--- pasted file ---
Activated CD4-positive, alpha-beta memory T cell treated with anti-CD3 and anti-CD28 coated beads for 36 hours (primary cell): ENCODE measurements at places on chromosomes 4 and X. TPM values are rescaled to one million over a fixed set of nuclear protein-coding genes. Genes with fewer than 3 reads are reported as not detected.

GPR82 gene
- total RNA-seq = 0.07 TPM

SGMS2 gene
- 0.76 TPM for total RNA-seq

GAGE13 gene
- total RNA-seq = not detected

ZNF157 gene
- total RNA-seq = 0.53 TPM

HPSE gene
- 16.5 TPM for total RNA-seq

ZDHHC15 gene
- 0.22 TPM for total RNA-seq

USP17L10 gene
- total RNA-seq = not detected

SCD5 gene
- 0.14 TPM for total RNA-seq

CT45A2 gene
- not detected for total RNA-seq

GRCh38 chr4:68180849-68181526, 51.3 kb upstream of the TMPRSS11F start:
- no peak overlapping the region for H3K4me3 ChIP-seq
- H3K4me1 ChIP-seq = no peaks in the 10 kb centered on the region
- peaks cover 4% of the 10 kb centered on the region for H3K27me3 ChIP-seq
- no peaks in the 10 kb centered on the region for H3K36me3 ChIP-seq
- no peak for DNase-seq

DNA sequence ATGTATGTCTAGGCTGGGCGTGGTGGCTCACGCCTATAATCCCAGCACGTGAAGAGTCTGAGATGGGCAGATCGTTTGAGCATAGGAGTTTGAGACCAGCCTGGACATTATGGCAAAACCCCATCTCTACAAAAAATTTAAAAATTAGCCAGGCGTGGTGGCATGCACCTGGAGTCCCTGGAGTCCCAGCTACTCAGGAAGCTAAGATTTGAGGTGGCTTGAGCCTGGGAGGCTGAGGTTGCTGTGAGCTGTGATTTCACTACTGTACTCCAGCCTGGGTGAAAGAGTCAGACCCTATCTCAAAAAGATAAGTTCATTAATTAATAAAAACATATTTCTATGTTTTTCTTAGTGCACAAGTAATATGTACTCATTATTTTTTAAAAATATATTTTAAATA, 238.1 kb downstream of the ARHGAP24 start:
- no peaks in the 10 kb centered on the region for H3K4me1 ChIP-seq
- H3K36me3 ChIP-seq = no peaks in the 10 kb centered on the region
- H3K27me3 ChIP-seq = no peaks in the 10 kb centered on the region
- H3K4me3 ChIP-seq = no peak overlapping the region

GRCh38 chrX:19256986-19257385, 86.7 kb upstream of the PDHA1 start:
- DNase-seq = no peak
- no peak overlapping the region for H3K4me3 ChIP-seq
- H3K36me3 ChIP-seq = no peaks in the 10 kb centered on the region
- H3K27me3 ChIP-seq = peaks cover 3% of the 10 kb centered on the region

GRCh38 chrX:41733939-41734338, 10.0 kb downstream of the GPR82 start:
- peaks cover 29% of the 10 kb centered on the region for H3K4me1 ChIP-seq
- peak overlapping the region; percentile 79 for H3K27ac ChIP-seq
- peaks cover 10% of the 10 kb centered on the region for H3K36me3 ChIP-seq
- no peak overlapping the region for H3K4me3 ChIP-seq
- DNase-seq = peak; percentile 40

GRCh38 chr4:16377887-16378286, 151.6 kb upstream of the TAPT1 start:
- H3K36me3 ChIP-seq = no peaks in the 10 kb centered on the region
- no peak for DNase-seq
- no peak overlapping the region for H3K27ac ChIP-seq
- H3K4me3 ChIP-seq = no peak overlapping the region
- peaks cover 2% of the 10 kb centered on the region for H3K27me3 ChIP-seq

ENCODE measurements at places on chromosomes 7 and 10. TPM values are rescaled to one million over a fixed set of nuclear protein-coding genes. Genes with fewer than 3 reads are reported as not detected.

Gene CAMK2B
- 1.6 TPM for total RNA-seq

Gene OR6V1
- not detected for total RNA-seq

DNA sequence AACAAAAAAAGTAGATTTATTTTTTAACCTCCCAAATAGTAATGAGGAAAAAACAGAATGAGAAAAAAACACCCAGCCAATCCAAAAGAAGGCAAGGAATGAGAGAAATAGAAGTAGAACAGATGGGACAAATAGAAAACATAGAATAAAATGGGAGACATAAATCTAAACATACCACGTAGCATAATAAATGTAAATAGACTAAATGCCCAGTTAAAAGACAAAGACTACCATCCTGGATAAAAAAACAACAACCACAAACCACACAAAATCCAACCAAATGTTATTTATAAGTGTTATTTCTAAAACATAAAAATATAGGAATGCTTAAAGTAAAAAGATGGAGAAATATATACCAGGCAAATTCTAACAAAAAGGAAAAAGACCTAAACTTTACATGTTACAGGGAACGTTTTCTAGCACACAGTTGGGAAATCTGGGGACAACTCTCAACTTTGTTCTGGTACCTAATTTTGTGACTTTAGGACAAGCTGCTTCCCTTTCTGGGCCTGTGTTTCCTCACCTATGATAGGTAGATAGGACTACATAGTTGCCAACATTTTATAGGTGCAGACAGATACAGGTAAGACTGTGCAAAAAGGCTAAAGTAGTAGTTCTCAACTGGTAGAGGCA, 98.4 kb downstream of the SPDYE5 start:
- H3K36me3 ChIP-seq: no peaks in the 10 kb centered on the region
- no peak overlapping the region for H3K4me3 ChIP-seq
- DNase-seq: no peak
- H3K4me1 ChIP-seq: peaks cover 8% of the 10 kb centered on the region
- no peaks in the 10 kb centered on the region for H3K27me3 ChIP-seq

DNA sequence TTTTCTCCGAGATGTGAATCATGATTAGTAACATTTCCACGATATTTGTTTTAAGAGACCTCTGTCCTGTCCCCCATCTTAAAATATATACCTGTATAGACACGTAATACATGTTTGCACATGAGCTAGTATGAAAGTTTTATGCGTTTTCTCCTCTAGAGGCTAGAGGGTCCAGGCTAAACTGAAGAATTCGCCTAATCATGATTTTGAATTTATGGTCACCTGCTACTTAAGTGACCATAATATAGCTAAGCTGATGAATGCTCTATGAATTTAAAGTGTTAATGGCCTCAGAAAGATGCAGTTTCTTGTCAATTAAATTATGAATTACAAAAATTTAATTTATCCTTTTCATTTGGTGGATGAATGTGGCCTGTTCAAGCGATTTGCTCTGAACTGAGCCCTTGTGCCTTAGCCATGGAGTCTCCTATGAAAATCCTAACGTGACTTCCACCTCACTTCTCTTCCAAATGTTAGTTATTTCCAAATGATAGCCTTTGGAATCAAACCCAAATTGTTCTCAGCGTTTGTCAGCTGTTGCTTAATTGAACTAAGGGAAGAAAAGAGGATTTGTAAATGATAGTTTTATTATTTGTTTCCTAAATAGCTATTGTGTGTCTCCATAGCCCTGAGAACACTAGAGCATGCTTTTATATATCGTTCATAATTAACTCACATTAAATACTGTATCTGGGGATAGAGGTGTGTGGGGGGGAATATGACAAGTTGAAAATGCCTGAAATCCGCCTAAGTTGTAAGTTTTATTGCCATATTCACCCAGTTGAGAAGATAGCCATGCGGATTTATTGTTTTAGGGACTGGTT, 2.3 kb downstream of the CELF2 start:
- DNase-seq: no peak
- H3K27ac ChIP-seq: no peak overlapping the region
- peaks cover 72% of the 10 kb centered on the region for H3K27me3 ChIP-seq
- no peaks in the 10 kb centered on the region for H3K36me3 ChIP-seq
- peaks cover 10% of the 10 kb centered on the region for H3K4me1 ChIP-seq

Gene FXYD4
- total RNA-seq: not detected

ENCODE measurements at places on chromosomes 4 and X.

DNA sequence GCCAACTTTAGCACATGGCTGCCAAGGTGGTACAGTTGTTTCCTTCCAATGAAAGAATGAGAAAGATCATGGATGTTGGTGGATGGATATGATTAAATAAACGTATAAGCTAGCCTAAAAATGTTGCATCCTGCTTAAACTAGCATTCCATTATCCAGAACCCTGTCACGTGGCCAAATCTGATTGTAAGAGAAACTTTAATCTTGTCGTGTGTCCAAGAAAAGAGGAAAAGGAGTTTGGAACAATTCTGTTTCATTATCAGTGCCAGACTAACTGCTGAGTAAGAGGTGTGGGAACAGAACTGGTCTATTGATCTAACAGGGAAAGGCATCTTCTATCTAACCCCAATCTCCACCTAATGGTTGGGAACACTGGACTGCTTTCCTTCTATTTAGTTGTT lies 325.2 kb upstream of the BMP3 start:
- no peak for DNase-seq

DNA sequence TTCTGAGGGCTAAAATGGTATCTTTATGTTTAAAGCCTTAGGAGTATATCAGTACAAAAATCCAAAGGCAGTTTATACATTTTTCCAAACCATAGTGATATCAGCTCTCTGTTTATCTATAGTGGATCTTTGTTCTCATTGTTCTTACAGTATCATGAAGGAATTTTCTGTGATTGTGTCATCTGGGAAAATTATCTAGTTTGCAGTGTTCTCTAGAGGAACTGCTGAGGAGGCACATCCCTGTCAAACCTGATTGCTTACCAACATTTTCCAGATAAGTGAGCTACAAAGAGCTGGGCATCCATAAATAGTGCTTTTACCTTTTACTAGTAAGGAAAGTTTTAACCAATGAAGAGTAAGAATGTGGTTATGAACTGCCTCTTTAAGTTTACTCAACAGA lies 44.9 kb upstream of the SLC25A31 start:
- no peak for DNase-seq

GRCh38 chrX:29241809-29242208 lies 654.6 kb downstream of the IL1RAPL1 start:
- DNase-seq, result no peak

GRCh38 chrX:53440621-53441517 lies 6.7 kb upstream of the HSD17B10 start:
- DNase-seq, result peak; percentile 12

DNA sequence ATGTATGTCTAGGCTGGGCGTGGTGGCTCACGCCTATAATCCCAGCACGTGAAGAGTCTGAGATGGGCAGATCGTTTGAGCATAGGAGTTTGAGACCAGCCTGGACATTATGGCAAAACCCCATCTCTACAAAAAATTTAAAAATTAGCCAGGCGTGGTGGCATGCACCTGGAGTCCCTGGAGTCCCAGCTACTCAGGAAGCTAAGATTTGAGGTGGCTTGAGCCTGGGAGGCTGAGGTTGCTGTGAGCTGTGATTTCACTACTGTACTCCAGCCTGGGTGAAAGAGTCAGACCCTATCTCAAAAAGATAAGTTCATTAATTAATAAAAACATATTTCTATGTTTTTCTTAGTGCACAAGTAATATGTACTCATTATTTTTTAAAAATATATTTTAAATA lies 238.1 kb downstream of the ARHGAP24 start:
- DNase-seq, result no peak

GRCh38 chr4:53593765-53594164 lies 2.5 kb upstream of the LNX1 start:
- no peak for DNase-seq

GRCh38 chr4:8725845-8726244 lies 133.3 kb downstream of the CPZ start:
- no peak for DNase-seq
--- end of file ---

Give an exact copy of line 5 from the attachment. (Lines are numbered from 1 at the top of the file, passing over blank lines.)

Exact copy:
- 0.76 TPM for total RNA-seq